Riding the Flats vs the Mountains
Who’s really the winner?
I see a lot of people asking about going from Flat elevations to mountainous/hilly areas – then the lot of snarky comments about how riding the Flats is for pussies, real cyclists need elevation, etc. blah!
I moved to Tampa, Florida 9 months ago after being in Colorado Springs, Colorado for 23 years and I call bullshit! Here is my take.
I ride, Road, Cyclocross and MTB. I lived at 6,500 feet above sea level and my “home riding trails” typically started between 8-10,000ft with anywhere from 2-4,000ft of climbing (a lot for me). There were also times where I would be riding over passes at 12-14,000 feet. I rode the plains out east with short rollercoaster type of climbs. Basically all different climbing types, but zero flats. While in Colorado 40-50+ mile rides with 2-4K of climbing were my normal weekend Road/CX rides. On the mountain bike, a 1,000 foot of climbing every 3-4 miles was as common as pine trees!
First, let’s get the “wind” aspect out of the way. Wind is wind and sucks no matter where you are. Wind has no relation to hills! Let me say that again, riding in the wind is NOT the same as rising up a hill! It seems to always be in your face and never at your back! It never stops, it pulsates and is loud, and that my friend, will suck the mental life right out of you.
All my friends said “it’s all flat you’ll be able to ride hundreds of miles no problem!” Before I got here, I also thought the same thing. Nearly a year later, boy was that statement so wrong!
While coming from altitude did have its benefits, within 2 weeks that was all gone. Going from sea level to altitude is much harder as you’ll initially feel a huge difference in oxygen, but the body will acclimate rather quickly – typically within a couple of days.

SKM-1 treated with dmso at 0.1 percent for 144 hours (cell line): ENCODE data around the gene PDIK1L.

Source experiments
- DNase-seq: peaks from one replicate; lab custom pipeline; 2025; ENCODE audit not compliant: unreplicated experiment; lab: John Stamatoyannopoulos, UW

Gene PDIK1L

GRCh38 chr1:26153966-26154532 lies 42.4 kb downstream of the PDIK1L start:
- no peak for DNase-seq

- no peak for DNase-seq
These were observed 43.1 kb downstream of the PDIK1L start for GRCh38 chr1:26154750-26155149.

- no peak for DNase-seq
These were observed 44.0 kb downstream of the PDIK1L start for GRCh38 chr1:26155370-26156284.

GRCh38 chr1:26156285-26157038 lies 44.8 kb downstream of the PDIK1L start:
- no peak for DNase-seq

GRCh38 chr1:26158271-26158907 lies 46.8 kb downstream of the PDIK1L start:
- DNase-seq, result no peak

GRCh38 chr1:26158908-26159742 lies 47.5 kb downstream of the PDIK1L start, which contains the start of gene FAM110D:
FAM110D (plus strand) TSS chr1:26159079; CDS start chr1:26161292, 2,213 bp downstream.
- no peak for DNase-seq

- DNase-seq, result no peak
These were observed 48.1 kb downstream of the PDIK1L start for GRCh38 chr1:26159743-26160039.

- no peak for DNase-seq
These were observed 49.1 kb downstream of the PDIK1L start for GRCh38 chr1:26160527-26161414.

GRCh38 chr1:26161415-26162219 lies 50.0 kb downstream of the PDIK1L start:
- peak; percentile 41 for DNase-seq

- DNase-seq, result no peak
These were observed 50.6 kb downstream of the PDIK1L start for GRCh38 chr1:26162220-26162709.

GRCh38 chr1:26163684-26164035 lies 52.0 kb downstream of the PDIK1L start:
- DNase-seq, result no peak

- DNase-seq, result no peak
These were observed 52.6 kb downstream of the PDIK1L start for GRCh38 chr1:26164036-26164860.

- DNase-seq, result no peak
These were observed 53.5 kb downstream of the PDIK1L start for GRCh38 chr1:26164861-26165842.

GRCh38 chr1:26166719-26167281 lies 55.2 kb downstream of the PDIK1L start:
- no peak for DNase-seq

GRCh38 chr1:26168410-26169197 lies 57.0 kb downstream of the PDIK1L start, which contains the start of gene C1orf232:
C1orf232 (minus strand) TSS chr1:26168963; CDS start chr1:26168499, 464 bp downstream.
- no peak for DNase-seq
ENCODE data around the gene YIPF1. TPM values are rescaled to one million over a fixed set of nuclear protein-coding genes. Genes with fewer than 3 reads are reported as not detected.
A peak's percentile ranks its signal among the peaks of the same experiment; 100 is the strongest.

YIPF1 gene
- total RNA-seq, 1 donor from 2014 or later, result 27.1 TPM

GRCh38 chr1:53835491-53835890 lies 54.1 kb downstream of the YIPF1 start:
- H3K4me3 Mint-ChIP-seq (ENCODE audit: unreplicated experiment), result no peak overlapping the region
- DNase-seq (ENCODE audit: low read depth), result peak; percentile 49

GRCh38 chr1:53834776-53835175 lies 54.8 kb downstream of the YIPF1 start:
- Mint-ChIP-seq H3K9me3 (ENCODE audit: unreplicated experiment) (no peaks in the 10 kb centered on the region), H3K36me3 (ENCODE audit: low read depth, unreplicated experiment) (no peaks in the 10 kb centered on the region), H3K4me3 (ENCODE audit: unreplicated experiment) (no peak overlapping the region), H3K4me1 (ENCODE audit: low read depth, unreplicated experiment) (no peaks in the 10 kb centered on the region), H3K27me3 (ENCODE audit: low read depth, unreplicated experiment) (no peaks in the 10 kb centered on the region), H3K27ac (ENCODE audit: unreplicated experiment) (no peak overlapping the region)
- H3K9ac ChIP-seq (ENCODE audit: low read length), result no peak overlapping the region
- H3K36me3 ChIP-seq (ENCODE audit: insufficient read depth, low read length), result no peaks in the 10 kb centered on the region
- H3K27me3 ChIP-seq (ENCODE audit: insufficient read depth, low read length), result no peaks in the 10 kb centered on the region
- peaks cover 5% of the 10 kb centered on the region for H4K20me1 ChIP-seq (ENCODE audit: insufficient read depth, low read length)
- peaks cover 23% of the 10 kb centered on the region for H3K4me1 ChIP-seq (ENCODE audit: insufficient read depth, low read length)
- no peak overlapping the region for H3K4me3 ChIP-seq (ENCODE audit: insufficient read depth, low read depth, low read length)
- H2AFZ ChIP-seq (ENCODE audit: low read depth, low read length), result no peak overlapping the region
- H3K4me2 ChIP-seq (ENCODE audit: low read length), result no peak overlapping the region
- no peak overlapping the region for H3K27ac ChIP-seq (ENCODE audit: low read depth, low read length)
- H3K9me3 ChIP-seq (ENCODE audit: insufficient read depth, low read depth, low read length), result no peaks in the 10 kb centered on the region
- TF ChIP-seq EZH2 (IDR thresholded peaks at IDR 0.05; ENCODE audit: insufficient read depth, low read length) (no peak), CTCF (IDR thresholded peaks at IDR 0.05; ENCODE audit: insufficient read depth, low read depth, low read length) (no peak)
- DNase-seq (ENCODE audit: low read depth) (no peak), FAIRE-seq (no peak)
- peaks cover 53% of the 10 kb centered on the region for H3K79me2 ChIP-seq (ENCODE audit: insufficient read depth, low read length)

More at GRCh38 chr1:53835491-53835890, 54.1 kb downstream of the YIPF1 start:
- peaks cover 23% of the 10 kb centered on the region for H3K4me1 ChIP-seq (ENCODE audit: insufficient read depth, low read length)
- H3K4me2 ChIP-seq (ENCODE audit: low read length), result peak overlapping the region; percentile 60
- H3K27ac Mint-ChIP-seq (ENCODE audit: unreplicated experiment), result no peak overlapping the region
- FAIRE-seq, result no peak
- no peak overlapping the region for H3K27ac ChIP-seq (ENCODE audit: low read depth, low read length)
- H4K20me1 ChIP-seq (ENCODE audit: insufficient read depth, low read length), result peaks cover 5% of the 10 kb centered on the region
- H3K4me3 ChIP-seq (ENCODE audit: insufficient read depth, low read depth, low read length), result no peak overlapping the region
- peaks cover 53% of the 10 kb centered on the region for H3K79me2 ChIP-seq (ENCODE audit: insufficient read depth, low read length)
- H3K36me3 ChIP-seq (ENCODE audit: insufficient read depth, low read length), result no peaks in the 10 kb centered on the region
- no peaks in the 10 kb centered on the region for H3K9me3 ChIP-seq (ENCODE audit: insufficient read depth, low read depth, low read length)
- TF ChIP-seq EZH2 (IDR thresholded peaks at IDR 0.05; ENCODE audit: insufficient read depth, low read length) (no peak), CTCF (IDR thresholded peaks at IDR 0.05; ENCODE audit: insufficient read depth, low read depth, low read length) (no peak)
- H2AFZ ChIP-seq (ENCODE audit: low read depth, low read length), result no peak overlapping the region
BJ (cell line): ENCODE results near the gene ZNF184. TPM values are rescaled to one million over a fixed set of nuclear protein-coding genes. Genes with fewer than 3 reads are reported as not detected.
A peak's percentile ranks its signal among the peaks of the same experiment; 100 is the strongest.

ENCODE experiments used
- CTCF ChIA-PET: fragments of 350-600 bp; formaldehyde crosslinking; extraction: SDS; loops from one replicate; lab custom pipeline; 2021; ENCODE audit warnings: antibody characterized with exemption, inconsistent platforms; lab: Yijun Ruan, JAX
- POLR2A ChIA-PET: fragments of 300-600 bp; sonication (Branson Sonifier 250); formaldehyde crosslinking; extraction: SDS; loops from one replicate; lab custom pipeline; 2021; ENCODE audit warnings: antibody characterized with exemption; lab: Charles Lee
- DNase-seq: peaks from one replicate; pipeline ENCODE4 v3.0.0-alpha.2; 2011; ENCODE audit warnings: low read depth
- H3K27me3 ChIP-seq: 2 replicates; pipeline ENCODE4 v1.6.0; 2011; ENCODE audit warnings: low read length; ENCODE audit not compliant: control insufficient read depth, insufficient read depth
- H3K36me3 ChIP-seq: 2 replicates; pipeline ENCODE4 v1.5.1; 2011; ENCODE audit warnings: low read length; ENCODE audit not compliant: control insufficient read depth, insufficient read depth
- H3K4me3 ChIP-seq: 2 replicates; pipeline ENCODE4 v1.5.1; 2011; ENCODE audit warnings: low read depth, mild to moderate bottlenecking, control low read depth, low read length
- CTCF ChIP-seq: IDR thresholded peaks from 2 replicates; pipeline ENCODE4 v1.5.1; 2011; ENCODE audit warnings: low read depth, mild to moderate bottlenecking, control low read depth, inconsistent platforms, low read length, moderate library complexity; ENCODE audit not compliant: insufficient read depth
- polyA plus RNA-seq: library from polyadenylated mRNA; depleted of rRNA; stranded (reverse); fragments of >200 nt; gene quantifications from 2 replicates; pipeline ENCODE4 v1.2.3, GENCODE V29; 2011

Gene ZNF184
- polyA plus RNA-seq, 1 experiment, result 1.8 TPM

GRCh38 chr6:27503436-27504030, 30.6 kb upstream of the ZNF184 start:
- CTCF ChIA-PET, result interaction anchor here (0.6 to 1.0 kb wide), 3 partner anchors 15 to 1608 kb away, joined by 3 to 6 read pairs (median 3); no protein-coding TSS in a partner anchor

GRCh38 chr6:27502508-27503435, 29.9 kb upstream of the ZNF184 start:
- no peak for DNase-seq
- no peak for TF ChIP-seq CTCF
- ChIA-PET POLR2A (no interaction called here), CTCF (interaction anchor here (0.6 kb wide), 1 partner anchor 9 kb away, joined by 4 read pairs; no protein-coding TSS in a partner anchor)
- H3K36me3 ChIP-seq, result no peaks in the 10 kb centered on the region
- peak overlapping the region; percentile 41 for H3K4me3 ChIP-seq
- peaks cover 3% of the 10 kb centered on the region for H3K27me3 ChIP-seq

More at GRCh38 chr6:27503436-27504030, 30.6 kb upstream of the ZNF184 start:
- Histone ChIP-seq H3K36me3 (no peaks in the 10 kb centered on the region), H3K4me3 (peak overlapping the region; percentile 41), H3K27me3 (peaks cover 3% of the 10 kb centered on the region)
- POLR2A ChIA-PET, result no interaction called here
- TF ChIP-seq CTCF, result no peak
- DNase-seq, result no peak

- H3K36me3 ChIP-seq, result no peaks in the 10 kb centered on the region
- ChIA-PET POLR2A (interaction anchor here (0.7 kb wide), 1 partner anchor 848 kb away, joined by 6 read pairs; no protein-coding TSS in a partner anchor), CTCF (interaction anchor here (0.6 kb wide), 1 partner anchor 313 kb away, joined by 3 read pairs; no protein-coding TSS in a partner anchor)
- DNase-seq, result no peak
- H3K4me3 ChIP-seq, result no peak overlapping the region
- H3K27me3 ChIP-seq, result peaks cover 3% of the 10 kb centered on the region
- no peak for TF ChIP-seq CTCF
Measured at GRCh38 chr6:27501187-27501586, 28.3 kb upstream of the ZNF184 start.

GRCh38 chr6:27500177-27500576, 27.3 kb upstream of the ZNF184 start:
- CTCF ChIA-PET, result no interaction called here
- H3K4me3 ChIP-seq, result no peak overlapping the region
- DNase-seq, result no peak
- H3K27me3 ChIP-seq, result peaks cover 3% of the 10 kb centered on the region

Now let’s look at the physics: riding flat for long distances takes superb cardio. Mountains take strength. Two completely different body conditions. It’s that simple!
On the flats, it does not take too much strength to start moving, but takes a lot of cardio to produce and deliver energy needed to keep moving! There are no “moving breaks” on the flats, so the body needs to sustain that supply of energy for the full duration of the ride, and that can be hours long. Your legs never stop moving, never get a break, ever!
Mountain/hills need muscle strength and sometimes lots of power, typically in short bursts followed by a recovery period. You climb then descend, many many times during a full ride. Some climbs might be short 5-10 minute bursts, some might be a 2,000 foot 7 mile grind, but there is always a recover descent on the other side.
Cadence is king, gearing for your riding style is the difference in success or failure for either. Fitness, fueling, training and gearing for power is far different than for cardio! Personally, after 20 years in Colorado and now almost a year here in Florida – sustained Mountain Riding is much easier than the long distance Flats! Apples for apples, the flats will kick your ass faster than the mountains!